US 5512421 A
The present application discloses retrovirus-derived vectors in which the retroviral envelope glycoprotein has been replaced by the G glycoprotein of vesicular stomatitis virus, and the use of these vectors in the transfer of exogenous genes into the cells of a wide variety of non-mammalian organisms. Also disclosed is a method for the generation of retroviral vectors in high titers, wherein a recombinant, stable host cell line is provided which harbors the retroviral vector of interest without envelope protein. High-titer retroviral vector production is initiated by introducing nucleic acid encoding a functional membrane-associated protein into the cell line. The vectors disclosed in the present application can be concentrated by ultracentrifugation to titers greater than 109 cfu/ml which are especially useful in human gene therapy trials, and can also infect cells, such as hamster and fish cells, that are ordinarily resistant to infection with vectors containing the retroviral envelope protein.
1. A method for concentrating vector particles, comprising:
growing enveloped vector particles, said enveloped vector particles comprising a nucleocapsid protein from a retrovirus, a nucleic acid sequence encapsidated by said nucleocapsid protein, and vesicular stomatitis virus (VSV) G protein;
harvesting said vector particles; and
pelleting said vector particles by ultracentrifugation to concentrate said vector particles.
2. The method of claim 1, further comprising resuspending said pellet in a liquid and subjecting said liquid to a second cycle of concentration.
3. The method of claim 2, wherein said liquid is selected form the group consisting of TNE and 0.1% Hank's balanced salt solution.
4. The method of claim 1, wherein said vector particles are concentrated to a titer of at least 108 cfu/ml.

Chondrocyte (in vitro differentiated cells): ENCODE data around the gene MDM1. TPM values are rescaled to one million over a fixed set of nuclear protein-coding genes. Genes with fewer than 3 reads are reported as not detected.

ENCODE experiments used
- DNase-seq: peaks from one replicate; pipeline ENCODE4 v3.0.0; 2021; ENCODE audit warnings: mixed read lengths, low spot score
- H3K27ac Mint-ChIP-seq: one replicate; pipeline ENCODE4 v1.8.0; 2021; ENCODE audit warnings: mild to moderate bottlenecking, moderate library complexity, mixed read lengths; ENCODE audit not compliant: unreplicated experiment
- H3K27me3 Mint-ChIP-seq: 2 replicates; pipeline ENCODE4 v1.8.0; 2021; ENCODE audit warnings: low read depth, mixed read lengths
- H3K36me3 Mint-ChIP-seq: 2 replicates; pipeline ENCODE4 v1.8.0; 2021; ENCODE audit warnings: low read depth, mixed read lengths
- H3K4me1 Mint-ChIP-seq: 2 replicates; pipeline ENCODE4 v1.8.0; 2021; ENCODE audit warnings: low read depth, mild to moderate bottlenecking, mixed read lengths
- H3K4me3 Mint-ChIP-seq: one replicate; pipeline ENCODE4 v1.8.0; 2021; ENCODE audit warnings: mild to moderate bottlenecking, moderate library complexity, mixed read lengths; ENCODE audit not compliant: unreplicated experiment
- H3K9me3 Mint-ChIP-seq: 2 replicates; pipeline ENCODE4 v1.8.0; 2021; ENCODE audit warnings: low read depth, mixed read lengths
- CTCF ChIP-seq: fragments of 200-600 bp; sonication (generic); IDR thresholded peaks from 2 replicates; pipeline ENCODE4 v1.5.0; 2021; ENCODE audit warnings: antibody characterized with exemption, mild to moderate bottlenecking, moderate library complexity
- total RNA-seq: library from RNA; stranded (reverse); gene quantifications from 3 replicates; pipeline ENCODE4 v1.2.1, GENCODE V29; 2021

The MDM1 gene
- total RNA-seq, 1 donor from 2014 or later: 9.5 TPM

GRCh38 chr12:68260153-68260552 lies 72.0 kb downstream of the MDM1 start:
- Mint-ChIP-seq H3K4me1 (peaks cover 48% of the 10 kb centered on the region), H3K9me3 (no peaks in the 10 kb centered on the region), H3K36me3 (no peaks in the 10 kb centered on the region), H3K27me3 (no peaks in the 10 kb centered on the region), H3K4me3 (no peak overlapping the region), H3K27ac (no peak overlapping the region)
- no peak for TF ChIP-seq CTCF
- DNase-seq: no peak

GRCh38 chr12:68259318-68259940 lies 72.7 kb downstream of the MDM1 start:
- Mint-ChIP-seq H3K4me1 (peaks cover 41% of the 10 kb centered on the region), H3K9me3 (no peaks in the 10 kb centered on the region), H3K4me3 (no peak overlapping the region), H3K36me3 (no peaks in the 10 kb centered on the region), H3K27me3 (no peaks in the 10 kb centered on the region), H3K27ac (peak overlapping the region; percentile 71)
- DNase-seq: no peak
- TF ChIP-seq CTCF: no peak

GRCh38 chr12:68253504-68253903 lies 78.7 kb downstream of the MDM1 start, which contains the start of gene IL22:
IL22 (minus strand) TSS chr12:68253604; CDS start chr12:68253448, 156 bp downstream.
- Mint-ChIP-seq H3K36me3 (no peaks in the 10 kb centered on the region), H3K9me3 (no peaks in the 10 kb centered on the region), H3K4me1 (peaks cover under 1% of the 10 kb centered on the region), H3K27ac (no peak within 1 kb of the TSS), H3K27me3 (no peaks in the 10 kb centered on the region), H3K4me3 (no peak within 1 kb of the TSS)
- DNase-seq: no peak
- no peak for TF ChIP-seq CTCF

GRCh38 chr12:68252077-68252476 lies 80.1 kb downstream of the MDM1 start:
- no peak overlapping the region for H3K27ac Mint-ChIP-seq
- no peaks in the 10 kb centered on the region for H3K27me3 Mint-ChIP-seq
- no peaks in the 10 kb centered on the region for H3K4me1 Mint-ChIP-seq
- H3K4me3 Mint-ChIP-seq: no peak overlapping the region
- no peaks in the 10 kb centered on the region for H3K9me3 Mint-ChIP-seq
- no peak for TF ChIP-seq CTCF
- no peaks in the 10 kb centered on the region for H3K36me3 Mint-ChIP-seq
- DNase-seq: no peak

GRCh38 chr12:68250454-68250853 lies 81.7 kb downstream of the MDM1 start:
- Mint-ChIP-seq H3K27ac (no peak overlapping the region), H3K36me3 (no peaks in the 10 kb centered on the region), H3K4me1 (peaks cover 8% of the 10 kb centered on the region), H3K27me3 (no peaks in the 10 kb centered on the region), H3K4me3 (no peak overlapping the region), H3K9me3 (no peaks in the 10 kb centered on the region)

5. The method of claim 4, wherein said vector particles are concentrated to a titer of at least 109 cfu/ml.
6. The method of claim 1, wherein said pellet retains over 50% of the colony forming units present prior to concentration
7. The method of claim 6, wherein said pellet retains over 90% of the colony forming units present prior to concentration.
Certain aspects of the invention disclosed herein were made with government support under U.S. Public Health Service grants HD20034 and Al28945 from the National Institutes of Health. The government has certain rights in these aspects of the invention.
The present application is a continuation in part of co-pending United States patent application Ser. No. 073,209, filed Jun. 4, 1993, now abandoned, which is a continuation-in-part of United States patent application Ser. No. 740,766, filed Aug. 8, 1991, now abandoned, which is a continuation-in-part of United States patent application Ser. No. 658,632, filed Feb. 19, 1991 now abandoned. The disclosures of these previous applications are hereby incorporated by reference.
The present invention relates generally to the field of viral vectors having an altered host range. More specifically, the present invention relates to the generation of high-titer pseudotyped retroviral vectors.
The assembly of enveloped animal viruses is characterized by selective inclusion of the viral genome and accessory viral proteins into a budding viral particle. Although the mechanisms for selective encapsidation or packaging are not well characterized, it has been postulated that the recognition of viral envelope proteins within the plasma membrane by the viral nucleocapsids represents one probable control point for packaging specificity.
Using internal image anti-idiotype antibodies, Vaux et al. (Nature (London) 336:36-42 (1988)) have shown that the nucleocapsid of Semliki Forest virus (SFV) contains a specific receptor for the cytoplasmic tail of the virion E2 spike glycoprotein. Vaux et al. suggested that a specific receptor-ligand-like interaction between the two is likely to be critical in the organization of the budding of SFV and related viruses from infected cells.
In apparent contrast to the high degree of specificity of SFV for the E2 protein, is the well-known phenomenon of "pseudotype" formation, in which mixed infection of a cell by one virus and retroviruses results in the production of progeny virions bearing the genome of one of the viruses encapsidated by the envelope proteins of the other. These phenotypically mixed viruses form plaques on appropriate indicator cells and can be neutralized by sera raised against the specific envelope protein. One virus known to participate in pseudotype formation is vesicular stomatitis virus (VSV), a member of the rhabdovirus family.